Monday, August 17, 2009
Lawrence A. Alexander (The Philosophy of Criminal Law, Criminal Liability for Omissions: An Inventory of Issues)Donald A. Dripps (Sixth-Amendment Originalism's Collision Course with the Right to Counsel: What's Titanic, What's Iceberg?, The 'New' Exclusionary Rule Debate: From 'Still Preoccupied with 1985' to 'Virtual Deterrence)Yale Kamisar (Dickerson v. United States: The Case that Disappointed Miranda's Critics - And then its Supporters, On the Fortieth Anniversary of Miranda: Why We Needed It, How We Got It - and What Happened To It)
In my time at the University of San Diego School of Law, I’ve had the privilege of working with highly talented colleagues across a broad range of subject matters. In my own areas of special interest--criminal law and procedure--I have been especially fortunate, and I am delighted that my current CrimProf colleagues have joined me in assuming the editorship of the CrimProf blog. We hope to continue the success of the previous editors in making this blog a valuable resource for teachers and others in these fields.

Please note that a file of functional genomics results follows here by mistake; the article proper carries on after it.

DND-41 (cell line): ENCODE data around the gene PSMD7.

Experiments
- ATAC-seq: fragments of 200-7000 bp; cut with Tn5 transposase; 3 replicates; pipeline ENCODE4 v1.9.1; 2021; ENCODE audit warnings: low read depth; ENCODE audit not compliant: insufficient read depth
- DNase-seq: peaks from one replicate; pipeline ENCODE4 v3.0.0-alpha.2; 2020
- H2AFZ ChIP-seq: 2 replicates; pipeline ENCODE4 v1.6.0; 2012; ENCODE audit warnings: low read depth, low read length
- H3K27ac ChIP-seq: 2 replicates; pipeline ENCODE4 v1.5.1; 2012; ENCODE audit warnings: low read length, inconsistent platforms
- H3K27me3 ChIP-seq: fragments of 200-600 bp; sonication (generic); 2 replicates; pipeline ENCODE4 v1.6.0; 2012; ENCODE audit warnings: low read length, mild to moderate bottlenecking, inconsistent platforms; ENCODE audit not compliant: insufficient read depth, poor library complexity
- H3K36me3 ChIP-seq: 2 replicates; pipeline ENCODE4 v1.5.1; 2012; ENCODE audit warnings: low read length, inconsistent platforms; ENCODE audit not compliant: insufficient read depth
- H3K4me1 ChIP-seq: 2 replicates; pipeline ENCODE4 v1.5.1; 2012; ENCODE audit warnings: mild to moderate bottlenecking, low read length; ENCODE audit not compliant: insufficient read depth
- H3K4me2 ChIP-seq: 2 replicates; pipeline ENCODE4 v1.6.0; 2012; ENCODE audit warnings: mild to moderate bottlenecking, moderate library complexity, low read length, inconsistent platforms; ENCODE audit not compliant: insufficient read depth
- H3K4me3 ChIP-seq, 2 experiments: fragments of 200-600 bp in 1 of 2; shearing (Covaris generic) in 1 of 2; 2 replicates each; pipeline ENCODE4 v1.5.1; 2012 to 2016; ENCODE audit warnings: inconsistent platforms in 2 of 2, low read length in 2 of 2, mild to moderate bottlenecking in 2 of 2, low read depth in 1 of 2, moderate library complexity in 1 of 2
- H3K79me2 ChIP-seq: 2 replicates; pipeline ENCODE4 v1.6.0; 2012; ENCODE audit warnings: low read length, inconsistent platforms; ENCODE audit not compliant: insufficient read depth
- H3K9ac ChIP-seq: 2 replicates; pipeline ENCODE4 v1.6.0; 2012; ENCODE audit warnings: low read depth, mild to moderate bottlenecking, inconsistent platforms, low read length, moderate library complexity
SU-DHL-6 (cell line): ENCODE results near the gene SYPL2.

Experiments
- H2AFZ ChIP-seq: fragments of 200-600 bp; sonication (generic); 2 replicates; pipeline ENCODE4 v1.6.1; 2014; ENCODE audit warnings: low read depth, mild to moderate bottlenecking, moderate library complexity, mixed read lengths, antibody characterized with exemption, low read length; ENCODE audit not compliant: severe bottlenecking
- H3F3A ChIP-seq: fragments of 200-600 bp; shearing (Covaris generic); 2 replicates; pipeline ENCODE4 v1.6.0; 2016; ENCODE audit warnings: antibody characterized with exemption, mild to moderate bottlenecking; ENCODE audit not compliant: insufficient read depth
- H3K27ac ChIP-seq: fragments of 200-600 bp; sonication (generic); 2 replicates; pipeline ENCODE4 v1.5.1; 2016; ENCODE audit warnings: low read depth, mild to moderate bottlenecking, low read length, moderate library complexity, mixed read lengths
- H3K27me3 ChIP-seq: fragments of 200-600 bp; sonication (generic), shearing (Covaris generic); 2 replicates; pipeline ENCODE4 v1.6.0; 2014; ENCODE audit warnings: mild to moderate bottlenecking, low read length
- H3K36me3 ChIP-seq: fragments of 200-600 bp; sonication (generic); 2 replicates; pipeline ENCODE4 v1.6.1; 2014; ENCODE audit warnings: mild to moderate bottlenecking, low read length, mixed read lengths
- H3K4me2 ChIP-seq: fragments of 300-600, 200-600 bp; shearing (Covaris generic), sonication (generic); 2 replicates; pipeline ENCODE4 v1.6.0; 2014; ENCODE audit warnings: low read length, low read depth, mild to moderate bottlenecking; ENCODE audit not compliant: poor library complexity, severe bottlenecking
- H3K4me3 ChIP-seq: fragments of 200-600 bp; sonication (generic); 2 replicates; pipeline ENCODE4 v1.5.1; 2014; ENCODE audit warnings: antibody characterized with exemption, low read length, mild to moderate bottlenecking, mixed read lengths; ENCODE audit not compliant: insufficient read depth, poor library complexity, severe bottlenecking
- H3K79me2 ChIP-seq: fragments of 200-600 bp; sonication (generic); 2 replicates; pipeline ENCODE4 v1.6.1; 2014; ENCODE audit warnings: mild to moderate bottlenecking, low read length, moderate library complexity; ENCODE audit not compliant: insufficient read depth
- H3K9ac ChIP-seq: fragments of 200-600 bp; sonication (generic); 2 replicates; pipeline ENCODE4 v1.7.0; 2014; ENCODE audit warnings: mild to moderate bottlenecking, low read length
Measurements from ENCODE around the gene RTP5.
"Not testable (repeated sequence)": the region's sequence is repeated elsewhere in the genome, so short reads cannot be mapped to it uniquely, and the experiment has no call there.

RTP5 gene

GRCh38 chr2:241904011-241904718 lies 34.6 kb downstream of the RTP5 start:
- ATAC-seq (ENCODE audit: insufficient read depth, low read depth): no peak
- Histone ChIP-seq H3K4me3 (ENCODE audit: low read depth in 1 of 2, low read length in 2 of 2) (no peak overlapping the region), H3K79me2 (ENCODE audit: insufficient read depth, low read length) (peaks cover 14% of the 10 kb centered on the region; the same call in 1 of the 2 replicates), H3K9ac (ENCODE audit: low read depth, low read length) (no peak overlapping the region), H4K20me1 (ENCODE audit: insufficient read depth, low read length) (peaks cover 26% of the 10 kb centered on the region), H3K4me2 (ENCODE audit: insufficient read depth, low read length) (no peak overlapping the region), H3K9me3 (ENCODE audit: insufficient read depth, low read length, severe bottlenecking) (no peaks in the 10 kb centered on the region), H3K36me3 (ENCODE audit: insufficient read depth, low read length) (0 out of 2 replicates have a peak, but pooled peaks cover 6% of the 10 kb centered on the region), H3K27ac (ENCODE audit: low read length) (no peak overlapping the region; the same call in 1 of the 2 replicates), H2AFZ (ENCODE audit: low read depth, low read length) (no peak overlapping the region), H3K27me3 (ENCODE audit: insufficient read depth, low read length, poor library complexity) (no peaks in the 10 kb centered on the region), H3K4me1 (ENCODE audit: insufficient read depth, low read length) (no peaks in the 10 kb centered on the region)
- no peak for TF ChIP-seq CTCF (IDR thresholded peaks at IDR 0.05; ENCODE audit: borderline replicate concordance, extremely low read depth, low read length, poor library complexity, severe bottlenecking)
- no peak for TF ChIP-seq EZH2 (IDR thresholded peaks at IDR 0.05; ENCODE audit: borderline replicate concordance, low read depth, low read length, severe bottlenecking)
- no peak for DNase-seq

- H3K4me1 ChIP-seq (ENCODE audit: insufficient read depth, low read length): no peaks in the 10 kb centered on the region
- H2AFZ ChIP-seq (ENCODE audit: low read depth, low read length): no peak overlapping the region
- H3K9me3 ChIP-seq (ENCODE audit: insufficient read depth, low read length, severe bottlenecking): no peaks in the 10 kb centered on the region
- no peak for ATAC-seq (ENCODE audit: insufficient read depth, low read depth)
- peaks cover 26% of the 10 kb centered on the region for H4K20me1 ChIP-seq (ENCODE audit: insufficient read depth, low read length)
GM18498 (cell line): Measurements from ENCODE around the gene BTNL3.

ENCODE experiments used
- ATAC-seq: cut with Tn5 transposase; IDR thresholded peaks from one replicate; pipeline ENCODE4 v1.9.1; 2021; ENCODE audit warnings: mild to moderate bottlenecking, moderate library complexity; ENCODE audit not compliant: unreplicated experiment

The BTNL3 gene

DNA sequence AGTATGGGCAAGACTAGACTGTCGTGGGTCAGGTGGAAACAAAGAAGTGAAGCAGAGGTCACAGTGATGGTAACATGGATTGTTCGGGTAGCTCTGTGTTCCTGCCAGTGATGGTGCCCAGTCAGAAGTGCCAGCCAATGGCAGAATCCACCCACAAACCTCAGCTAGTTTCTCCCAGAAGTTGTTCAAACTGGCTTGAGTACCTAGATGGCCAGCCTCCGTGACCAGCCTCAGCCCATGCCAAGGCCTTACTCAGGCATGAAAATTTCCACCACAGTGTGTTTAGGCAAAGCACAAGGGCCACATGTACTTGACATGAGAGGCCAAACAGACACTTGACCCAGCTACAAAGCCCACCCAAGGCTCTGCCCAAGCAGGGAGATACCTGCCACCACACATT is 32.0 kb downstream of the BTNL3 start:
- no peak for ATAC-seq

CrimProf hopes to provide for criminal law and procedure types the same convenient method for keeping up with recent SSRN posts that my former San Diego colleague, Larry Solum, provides for the general legal theory crowd on his Legal Theory Blog. I cannot hope to read every manuscript about which there might be sufficient interest to justify posting an abstract, but when I do have something more to say than "Here is the abstract," I will signal that fact by designating the manuscript as a "featured download." Of course, this designation should be taken more as an indication of my own personal interests than as an opinion about how the manuscript stacks up against all those that I haven't read.